While the next tip is probably a certainty when you hire a bike but make sure it has a lock! Preferably one with a chain so that you can lock it to an unmovable object. Bicycles are an easy target in Amsterdam. Everybody is busy with it so it doesn’t stand out if someone is hammering on a lock or simply walks away with a locked bike. My nice her bike was stolen when she went to the groceries. On her walk home she bumped into a streetbum offering her to buy a bike for 20euros. It was her own bike!!
Since The Netherlands is 1 of the few countries in the world where we have actual bike lanes: USE THEM!! Many tourists are not used to bike lanes and end up on the car lanes and even on highways! Bike lanes are easy recognized by signs on both the lanes itself and on poles. Most of them are red colored, or they have bikes drawn on the lane. Once you enter a bikelane ALWAYS watch to your left if there isn’t closing in another fellow biker at a higher speed. When you enter the highway with your car you always look, right? Well do the same here… If i would get a euro for every time I see people not looking I could replace my bikefleet almost weekly. To go into a little more detail: If another cyclist would ride into you in a situation like this you would end up probably with only some scratches. There are however some darker machines on the prowl… Scooters! In the Netherlands we have a breed of scooters that are officially tuned down, allowing them to ride without helmets on bike lanes. The problem is that most (read everybody) tune up these machines to much higher speeds. This makes a collision with one of these battering rams a possible life ender. This same theory goes for when you want to change direction, when you want to pass a slower fellow bicyclist or cross the street. ALWAYS WATCH OVER YOUR SHOULDER. A little twitch in the neck is less of a problem than a broken neck.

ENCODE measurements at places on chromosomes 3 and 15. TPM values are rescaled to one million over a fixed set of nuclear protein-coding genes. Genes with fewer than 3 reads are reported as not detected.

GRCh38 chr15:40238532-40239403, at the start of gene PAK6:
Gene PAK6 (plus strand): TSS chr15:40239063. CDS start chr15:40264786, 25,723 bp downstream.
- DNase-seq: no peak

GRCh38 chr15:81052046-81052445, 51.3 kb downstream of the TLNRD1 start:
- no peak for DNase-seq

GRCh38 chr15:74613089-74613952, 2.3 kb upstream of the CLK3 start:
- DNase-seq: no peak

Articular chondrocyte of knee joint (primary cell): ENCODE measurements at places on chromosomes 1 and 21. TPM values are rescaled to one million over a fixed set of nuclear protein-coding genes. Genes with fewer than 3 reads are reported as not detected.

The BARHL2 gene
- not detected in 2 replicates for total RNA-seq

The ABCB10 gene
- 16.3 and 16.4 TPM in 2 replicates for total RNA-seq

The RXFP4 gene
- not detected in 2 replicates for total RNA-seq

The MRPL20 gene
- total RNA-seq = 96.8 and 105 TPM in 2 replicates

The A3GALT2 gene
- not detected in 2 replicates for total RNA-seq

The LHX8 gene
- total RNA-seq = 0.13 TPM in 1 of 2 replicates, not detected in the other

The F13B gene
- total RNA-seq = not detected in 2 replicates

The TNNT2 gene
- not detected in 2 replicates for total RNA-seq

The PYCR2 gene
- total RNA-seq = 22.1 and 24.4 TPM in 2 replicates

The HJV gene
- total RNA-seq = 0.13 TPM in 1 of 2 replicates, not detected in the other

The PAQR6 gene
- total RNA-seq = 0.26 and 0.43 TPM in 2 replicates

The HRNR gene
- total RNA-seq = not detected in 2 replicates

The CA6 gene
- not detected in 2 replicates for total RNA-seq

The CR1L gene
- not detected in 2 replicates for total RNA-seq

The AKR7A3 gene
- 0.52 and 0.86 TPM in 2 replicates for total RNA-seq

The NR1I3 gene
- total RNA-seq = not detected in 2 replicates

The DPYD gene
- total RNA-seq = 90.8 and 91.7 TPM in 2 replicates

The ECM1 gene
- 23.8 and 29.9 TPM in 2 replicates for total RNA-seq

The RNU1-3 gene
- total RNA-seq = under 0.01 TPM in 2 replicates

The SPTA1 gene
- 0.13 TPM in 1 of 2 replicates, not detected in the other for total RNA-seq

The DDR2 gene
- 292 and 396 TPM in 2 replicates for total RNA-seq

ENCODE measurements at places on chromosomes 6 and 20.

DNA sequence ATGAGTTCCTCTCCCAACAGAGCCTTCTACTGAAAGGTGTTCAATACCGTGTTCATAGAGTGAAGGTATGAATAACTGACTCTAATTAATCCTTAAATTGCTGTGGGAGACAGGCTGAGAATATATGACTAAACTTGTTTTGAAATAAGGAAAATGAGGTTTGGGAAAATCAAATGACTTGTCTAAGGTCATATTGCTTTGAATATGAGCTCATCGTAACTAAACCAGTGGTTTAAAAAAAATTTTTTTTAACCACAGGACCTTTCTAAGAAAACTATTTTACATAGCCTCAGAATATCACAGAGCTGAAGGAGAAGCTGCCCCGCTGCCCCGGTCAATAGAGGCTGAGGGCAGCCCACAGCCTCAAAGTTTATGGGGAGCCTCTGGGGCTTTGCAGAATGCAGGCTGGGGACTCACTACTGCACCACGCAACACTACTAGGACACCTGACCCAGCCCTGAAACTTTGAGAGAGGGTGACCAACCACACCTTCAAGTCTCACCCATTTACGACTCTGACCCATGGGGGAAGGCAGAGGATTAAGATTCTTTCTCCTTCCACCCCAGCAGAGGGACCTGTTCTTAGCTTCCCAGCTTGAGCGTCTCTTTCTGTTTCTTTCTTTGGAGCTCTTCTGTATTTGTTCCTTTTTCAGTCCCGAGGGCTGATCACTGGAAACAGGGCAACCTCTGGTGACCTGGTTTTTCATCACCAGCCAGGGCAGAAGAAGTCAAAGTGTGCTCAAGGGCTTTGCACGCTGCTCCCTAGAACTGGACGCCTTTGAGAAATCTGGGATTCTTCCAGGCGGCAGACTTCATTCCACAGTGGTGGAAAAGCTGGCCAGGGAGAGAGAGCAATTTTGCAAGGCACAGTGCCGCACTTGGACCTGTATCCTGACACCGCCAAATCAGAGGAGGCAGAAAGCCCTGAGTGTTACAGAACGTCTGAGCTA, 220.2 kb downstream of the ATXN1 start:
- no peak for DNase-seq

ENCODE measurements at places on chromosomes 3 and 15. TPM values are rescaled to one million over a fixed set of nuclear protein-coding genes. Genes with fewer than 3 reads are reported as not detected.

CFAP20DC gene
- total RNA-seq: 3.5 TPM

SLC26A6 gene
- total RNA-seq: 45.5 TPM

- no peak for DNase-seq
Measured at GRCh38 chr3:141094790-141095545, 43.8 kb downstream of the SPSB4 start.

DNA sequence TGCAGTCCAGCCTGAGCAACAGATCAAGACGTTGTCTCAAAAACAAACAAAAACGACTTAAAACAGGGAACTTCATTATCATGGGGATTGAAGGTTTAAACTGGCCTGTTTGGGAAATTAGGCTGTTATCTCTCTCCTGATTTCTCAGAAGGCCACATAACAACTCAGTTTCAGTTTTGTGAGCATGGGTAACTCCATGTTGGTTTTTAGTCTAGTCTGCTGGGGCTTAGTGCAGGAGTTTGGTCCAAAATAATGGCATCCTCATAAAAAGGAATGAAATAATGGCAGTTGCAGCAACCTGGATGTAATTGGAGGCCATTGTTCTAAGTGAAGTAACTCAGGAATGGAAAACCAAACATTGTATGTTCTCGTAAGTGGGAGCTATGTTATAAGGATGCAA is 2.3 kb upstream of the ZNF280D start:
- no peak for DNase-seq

You will also see locals holding up their arms sometimes. This is known as a human powered indicator for changing directions. Especially if cars are involved this is an easy way of showing them you will change direction. Most local bicyclist also find it a normality to ignore traffic lights. Don’t try to follow the same principle. <sarcasm on>It’s common practice to leave home at the last second and put your life at risk by ignoring traffic lights because they prevent you from reaching work on time isn’t it?<sarcasm off> Please don’t think its safe to do the same because it’s not. You are not in a hurry so just wait until the light turns green.
The last tip is to not use your phone while biking. The obvious explanation of this tip is of course that you cannot do two things at once (paying attention to traffic and calling) but with that I will upset some readers who will say they can do 2 things at once so here is another reason. A bike has best control with 2 hands. Yes the Dutch roads are quite good but I have seen people smacking their heads against the tarmac because they were on the phone. Tram rails especially are very dangerous, luring unaware bicycle wheels into them from people not holding on well enough to their bars.
Key take aways:
- Always test if you can control a bicycle.
- If a little insecure rent a colored bike for better recognition.
- Don’t rent geared bicycles.
- Wear a helmet if insecure.
- Check tire pressure before leaving rental.
- Check saddle height before leaving rental.
- Make sure it has a good lock.
- Stay on bike lanes.
- Always watch over your shoulder when changing direction/entering the road.
- Watch out for scooters.
- Never ignore traffic lights even when you see locals not doing it.
- Use your arm to point out a direction change.
- Dont call and bike at once.
- Watch out for tram rails.
To end I want to wish you all happy/safe biking time in Amsterdam. If you see a dude in black on a black bike rush by on his very fancy bike, just shout “Thanks for the tips!” – Could very well be that it’s not me but in case it is, thanks!